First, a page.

The rise of these designers can be explained, in part, by the professionalization of fashion — the School of Fashion at Parsons and the Fashion Institute of Technology in Manhattan are incubators for talent (in 2010, The New York Times reported that roughly 70 percent of Parsons’s international students came from Asia; 23 percent of F.I.T.’s students were Asian or Asian-American). Their achievements have also helped Asian parents accept that fashion design can be a replicable pathway to success. And if many come from families with backgrounds in the garment industry, much like the Jewish-American designers who preceded them (the grandparents of Lam, who is of Chinese descent, owned a large bridal-gown factory in San Francisco; Lim’s mother, who emigrated from China, worked as a seamstress in Los Angeles), many also found their way into fashion through other arenas: Lim cites the music videos he used to watch on MTV as a teenager growing up in Southern California as being more of a direct influence on him than anything else. “I wanted to be part of that tribe,” he said.
BUT NONE OF this explicitly answers why so many Asian-Americans have gravitated toward fashion. Asian-American representation in the broader glamour industry — not only on the red carpets and in fashion shows but also in film and television — has been slow to come. There are still too few actors and models of Asian descent to accurately reflect the diversity of this country, one where Asian-Americans are approximately 6 percent of the population, according to the 2018 census. Whatever lingering resistance exists to seeing Asian-Americans speaks to a persistent invisibility — in part because Asian-Americans don’t neatly fit into the black-white racial dynamics of America, and also because our own history in this country is easily diminished or, worse, often left unacknowledged. The success of these designers is very hard won, as the funders, buyers and editors in fashion are still essentially the same as they were decades ago, and because building a brand takes years of dedication along with significant investment.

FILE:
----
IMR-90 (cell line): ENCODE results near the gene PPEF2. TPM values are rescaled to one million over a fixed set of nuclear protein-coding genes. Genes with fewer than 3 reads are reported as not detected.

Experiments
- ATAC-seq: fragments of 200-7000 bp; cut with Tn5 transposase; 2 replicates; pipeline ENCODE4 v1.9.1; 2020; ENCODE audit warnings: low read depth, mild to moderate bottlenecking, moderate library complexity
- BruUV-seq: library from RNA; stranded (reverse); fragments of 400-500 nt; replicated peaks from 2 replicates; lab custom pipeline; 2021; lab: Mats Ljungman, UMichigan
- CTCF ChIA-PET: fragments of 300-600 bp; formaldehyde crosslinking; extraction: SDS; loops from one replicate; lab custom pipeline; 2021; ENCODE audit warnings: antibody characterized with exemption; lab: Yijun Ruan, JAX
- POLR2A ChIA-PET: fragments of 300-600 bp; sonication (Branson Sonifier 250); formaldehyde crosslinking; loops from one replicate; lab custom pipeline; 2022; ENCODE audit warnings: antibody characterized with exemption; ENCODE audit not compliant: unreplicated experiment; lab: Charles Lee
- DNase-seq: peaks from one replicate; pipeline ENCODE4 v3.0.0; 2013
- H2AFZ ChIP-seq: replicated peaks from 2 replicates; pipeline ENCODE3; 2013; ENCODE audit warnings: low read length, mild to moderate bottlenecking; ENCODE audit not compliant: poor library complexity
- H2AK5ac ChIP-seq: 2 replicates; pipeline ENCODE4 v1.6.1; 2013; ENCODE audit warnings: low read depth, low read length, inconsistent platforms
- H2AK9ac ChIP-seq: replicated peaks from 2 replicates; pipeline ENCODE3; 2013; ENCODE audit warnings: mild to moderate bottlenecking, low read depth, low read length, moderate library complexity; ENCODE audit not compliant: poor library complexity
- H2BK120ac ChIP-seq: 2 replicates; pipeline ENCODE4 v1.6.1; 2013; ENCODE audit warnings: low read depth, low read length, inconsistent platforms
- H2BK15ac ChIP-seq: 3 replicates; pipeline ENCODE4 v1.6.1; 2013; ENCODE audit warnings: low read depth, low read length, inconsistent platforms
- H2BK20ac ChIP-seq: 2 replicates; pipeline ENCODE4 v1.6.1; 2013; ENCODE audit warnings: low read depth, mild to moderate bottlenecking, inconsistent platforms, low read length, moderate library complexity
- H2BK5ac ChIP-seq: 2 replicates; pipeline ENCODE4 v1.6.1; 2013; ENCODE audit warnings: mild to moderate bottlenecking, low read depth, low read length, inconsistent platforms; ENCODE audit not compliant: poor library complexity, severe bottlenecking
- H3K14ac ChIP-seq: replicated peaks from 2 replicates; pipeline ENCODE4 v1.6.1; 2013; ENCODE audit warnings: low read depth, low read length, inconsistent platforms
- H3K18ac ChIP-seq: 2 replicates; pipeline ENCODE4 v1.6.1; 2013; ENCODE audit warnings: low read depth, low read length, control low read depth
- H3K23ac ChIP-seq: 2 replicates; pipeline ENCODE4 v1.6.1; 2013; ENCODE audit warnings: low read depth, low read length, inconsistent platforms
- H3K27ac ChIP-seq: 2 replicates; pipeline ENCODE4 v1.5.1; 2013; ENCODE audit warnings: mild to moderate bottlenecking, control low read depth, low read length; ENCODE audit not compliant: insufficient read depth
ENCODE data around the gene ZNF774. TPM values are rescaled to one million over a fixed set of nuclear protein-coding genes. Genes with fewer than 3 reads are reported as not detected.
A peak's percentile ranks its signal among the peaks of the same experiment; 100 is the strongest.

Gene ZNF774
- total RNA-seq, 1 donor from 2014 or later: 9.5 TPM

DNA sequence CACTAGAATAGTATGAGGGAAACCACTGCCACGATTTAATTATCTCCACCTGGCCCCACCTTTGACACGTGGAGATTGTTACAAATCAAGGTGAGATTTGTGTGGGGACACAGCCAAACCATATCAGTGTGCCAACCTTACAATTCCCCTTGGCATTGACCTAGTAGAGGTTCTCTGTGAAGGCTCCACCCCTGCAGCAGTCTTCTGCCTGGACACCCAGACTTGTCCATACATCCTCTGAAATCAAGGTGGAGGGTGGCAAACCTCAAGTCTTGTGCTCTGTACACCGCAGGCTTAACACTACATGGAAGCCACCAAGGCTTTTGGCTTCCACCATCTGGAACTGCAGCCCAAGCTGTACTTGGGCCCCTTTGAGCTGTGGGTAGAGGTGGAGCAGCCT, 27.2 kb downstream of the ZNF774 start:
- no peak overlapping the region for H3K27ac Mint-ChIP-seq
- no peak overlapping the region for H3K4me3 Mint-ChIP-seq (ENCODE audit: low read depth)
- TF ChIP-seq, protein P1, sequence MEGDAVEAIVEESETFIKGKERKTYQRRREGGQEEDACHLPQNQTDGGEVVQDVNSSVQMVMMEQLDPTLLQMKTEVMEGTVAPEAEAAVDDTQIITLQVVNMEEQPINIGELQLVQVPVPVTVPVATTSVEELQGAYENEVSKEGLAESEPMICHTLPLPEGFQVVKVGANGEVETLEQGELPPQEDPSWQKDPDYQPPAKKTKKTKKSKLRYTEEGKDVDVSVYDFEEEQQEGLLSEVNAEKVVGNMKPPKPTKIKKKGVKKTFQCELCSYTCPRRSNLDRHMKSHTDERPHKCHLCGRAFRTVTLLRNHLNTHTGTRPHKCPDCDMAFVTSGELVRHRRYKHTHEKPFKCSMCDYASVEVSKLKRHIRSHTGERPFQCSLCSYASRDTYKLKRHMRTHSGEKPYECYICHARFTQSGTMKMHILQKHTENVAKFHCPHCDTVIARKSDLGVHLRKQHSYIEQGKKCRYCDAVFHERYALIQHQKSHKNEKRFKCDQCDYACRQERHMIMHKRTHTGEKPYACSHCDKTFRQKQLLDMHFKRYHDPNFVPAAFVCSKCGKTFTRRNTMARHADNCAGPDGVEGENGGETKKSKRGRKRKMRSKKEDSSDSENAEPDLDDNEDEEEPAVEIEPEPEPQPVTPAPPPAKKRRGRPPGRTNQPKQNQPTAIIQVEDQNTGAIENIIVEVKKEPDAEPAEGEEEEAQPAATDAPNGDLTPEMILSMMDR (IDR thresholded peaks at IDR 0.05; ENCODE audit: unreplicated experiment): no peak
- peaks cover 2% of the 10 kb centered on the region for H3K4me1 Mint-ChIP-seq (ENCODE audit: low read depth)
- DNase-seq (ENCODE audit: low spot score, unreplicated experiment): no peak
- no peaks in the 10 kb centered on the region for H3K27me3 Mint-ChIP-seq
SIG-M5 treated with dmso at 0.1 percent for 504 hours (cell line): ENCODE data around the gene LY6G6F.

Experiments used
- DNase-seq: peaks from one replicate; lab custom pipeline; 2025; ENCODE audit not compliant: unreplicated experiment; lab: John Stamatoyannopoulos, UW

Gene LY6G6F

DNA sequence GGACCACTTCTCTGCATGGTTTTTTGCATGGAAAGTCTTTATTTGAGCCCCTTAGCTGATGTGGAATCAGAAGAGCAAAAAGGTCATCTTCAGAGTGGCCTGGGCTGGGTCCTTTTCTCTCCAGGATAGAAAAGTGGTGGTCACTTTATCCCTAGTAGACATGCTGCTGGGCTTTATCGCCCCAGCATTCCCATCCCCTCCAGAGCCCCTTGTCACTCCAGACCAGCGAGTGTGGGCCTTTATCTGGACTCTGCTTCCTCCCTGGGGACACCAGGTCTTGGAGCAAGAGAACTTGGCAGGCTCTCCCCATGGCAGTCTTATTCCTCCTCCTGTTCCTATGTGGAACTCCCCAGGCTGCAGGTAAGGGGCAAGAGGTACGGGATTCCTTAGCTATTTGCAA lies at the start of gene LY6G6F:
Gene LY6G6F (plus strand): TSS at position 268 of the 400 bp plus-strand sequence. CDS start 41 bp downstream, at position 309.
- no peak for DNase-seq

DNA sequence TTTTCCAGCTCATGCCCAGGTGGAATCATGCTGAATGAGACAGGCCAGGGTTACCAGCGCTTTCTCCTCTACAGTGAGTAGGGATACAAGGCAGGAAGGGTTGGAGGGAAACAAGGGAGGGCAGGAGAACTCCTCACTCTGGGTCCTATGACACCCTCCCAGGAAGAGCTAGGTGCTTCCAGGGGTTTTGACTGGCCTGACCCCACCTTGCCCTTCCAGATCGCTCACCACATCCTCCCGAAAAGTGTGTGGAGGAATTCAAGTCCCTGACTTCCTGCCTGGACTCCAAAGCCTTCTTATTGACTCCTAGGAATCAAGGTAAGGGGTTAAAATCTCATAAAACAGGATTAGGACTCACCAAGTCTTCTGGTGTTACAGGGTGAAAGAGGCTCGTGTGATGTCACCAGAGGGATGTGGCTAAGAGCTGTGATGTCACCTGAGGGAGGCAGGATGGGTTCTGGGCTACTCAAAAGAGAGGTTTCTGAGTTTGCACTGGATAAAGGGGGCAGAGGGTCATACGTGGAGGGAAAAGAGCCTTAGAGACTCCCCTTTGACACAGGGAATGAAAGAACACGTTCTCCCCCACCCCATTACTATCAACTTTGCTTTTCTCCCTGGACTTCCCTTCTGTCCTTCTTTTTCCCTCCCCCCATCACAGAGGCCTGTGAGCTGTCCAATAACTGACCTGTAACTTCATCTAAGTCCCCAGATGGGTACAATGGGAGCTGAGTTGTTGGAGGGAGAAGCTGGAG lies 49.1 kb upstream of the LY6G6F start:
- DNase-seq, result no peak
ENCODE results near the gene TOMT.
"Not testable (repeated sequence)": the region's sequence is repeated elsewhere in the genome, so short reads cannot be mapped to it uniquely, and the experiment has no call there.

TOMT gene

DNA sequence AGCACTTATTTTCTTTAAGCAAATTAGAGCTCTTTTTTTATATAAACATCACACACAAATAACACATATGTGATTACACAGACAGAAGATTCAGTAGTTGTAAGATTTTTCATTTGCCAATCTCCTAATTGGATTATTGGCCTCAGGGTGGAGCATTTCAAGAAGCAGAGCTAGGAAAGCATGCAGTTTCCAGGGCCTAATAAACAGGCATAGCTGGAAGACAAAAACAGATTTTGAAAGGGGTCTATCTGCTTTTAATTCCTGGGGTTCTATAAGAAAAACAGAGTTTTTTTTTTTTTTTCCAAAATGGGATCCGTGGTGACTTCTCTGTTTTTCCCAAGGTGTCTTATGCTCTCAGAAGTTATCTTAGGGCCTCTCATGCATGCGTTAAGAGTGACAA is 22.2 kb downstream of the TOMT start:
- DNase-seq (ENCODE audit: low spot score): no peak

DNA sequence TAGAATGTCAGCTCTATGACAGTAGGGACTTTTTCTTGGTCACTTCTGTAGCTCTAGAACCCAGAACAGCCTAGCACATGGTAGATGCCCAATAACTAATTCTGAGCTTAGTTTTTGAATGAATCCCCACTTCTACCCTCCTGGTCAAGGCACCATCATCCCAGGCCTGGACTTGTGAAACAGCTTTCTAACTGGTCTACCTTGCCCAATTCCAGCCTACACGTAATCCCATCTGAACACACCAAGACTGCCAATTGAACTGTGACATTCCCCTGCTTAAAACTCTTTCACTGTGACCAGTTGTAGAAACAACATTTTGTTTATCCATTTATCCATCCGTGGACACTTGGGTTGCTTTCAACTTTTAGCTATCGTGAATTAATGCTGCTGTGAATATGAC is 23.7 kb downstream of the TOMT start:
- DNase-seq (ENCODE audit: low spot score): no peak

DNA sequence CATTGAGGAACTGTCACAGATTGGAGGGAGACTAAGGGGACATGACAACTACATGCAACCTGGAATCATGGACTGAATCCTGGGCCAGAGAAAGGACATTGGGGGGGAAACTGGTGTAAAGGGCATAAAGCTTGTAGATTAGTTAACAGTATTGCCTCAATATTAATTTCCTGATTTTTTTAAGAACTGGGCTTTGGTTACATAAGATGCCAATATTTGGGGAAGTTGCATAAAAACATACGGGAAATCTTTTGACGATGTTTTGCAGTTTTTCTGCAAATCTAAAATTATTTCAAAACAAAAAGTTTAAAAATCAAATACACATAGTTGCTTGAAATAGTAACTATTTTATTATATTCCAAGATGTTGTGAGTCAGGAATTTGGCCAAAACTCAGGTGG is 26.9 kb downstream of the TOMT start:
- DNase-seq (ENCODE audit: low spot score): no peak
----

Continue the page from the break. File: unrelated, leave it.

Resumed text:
Perhaps one reason there are so many Asian-American designers is that fashion values the concept of presentation — design is a way to connect to the cultural values of craftsmanship and use of luxury materials so historically prevalent in East and South Asian countries. Perhaps, too, the stereotypes surrounding assimilation (especially the model minority) have made it easier for gatekeepers to accept and take risks on them (today, 48 of the more than 500 members of the Council of Fashion Designers of America identify as Asian; by comparison, only 19 identify as black and 31 as Latinx). More commercially, the popularity of these American designers translates abroad, as brands such as Lim’s or Alexander Wang’s proved to be viable in not just the European markets but in China, South Korea and Japan as well, where consumer spending power has increased in the last two decades.
Finally, there’s also a less tangible factor, which is that the last half century of these designers’ work (as well as that of Japanese designers such as Rei Kawakubo, Yohji Yamamoto, Junya Watanabe and Issey Miyake) has aligned designers of Asian descent with the avant-garde. Asian invisibility may still persist, but these designers have become an indelible part of our collective consciousness when it comes to what we wear and how we choose to wear it. And that can only grow over time. Yet when you ask Gurung why there are so many Asian-American designers, he replies, “Are there, really?” There is always, he was pointedly saying, room for more.
Thessaly La Force is a features director at T Magazine. Renee Cox is a Jamaican-American artist. Her work focuses on feminist theory and black womanhood. Set design: Todd Knopke. Hair and makeup: Laura de Leon at Joe Management using Chanel Les Beiges. Hair and makeup for Prabal Gurung: Van Truong at MAC. Hair and makeup assistants: Robert Reyes and Anna Kurihara.